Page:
[This article is part of our Radiohead Fanatic Fortnight — check out our box set giveaway here.]
With great bands often come great videos, and Radiohead is one of those bands that matured quickly and garnered talented directors early on. Some directors set out to create a good marketing tool and simply made the members look cool. Others were as cutting edge as the band whose songs they set to the moving image. Here’s a look at some of Radiohead’s more memorable videos and the directors who shot them:
Director: Jake Scott
Video: “Fake Plastic Trees” (1995)
Scott, son of Ridley Scott (and nephew of Tony), seems to have more influences, education and inspiration to draw from than he actually knows what to do with. His film debut, the 1999 feature “Plunkett & Macleane,” may satisfy the urge to indulge in a roguish period picture, but it was also almost terminally frenetic. You’d never guess from watching it that four years earlier Scott directed the video for Radiohead’s “Fake Plastic Trees.” His other standout work, R.E.M.’s “Everybody Hurts,” shows more stylistic parallels with “Just,” a Radiohead video from another director [see below], with subtitles moving a mysterious narrative along.
Scott likes the close-up, favoring gratuitous shots of his subjects talking, singing, strumming and striking poses with their heads. But that’s what the kids want in a video — to get closer and more intimate with the rock stars they idolize. “Fake Plastic Trees,” with its whitewashed, saturated colors, may still be his best. Can’t forget that long, bright look at Thom Yorke’s fascinating face. (On the film side, Scott’s next feature, the upcoming “Welcome to the Rileys,” looks to be a considerably calmer drama that stars Kristen Stewart.)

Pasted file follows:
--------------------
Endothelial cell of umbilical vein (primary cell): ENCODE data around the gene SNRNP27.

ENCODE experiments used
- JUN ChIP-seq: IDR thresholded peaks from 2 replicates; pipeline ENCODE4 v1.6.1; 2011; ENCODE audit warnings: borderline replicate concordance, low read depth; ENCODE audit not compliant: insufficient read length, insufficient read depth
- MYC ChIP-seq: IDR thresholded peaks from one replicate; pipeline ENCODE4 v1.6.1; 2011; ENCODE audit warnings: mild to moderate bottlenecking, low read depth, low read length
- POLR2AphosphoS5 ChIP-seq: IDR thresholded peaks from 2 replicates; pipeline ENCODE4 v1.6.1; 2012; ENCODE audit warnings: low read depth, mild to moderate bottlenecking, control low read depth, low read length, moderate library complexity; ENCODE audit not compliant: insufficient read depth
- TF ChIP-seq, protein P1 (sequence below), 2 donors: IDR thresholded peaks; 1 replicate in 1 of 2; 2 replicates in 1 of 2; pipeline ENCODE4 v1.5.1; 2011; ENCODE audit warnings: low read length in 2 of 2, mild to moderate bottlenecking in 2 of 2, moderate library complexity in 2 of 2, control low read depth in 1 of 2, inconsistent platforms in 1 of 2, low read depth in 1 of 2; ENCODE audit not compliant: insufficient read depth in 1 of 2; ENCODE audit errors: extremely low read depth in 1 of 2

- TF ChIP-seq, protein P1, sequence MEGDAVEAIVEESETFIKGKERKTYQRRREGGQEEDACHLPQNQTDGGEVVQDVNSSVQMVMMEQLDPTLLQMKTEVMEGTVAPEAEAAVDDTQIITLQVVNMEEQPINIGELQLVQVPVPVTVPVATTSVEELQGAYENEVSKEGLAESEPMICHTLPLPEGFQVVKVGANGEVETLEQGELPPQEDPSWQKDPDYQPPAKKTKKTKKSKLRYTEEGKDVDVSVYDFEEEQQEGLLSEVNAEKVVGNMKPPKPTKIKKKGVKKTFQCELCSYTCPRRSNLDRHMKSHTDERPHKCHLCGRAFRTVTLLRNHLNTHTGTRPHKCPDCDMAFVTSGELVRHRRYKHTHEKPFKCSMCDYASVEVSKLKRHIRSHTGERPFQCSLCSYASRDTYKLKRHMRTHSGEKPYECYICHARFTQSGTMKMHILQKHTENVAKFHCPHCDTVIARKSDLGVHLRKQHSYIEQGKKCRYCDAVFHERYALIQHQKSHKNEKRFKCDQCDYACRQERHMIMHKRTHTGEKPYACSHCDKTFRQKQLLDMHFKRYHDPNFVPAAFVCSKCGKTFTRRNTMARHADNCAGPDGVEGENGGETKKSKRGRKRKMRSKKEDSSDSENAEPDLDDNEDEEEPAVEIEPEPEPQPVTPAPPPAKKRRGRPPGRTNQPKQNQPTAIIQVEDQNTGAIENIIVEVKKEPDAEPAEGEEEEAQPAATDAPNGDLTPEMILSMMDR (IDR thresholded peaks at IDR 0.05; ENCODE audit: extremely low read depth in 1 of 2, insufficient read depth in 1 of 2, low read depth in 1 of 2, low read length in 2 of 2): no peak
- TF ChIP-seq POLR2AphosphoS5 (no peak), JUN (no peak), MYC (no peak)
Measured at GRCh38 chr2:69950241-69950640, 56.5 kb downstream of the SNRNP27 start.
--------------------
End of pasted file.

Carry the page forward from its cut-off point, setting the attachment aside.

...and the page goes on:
Director: Jamie Thraves
Video: “Just” (1995)
Thraves has done videos for bands like Blur and radio titans Coldplay, but none of his videos has caused more stir than Radiohead’s “Just.” It epitomized the look of rock cool at the time. He nailed it with the Elvis glasses, Yorke’s wardrobe and the hot shots of Jonny [Greenwood]’s string-bending solo. But what’s kept fans talking on forums and blogs over the years is the weighty statement made by the man on the sidewalk that makes the crowd lie down with him, just as the subtitles stop. People have gone so far as to watch it in slow motion with lip-reading experts to determine what the line is. The results? Inconclusive, since the shot cuts away to the band anyway. Neither Jamie Thraves nor the band will say, even if there is actually something to say, since they feel it would defeat the point of the art. But fans still keep asking the question, anyway.
Director: Michel Gondry
Video: “Knives Out” (2001)
Gondry’s wild, fantastical style is apparent throughout all his work, particularly his features “Eternal Sunshine of the Spotless Mind” and “The Science of Sleep.” But the French-born director got his start in music videos, and his filmic language, while evolved, remains rooted in the short form. Playfully toying with the viewer’s frame of reference is a Gondry signature. In his video for “Knives Out,” the camera eventually moves into a TV screen that shows Thom Yorke and a girlfriend (played by actress Emma de Caunes) in a train car. As the couple fight and Yorke eventually offers her an engagement ring, a hand is shown beneath the TV set hitting the VCR’s rewind button to show their relationship play out in reverse through the train window. The scene bears a striking resemblance to the opening of Gondry’s “Be Kind Rewind,” which depicts the real-life jazz musician Fats Waller dying in a train car, as the window reveals a model of the train itself parked at a station outside. The same stylish mind-boggle plays out continually in the video, and indeed in much of his work.